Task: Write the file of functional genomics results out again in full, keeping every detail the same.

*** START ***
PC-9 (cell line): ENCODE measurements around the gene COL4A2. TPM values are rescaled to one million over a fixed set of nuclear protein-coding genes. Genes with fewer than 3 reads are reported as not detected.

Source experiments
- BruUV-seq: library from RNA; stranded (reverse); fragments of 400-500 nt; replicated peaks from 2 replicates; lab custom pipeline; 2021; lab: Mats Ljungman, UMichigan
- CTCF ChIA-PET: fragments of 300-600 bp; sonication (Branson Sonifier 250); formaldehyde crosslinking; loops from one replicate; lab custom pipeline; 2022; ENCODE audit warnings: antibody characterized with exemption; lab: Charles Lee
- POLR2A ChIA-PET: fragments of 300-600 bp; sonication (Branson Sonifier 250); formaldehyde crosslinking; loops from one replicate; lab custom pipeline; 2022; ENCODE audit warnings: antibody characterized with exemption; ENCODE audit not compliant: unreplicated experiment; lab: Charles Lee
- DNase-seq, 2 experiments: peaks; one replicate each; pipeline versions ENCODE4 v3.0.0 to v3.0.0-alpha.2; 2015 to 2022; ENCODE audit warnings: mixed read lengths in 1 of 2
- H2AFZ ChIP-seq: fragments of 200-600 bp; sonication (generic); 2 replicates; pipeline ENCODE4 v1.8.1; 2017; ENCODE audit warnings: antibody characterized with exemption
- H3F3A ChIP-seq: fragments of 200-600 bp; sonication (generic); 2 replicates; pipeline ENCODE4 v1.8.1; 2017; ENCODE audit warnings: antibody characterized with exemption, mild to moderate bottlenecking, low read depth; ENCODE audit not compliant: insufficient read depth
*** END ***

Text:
PC-9 (cell line): ENCODE measurements around the gene COL4A2. TPM values are rescaled to one million over a fixed set of nuclear protein-coding genes. Genes with fewer than 3 reads are reported as not detected.

Source experiments
- BruUV-seq: library from RNA; stranded (reverse); fragments of 400-500 nt; replicated peaks from 2 replicates; lab custom pipeline; 2021; lab: Mats Ljungman, UMichigan
- CTCF ChIA-PET: fragments of 300-600 bp; sonication (Branson Sonifier 250); formaldehyde crosslinking; loops from one replicate; lab custom pipeline; 2022; ENCODE audit warnings: antibody characterized with exemption; lab: Charles Lee
- POLR2A ChIA-PET: fragments of 300-600 bp; sonication (Branson Sonifier 250); formaldehyde crosslinking; loops from one replicate; lab custom pipeline; 2022; ENCODE audit warnings: antibody characterized with exemption; ENCODE audit not compliant: unreplicated experiment; lab: Charles Lee
- DNase-seq, 2 experiments: peaks; one replicate each; pipeline versions ENCODE4 v3.0.0 to v3.0.0-alpha.2; 2015 to 2022; ENCODE audit warnings: mixed read lengths in 1 of 2
- H2AFZ ChIP-seq: fragments of 200-600 bp; sonication (generic); 2 replicates; pipeline ENCODE4 v1.8.1; 2017; ENCODE audit warnings: antibody characterized with exemption
- H3F3A ChIP-seq: fragments of 200-600 bp; sonication (generic); 2 replicates; pipeline ENCODE4 v1.8.1; 2017; ENCODE audit warnings: antibody characterized with exemption, mild to moderate bottlenecking, low read depth; ENCODE audit not compliant: insufficient read depth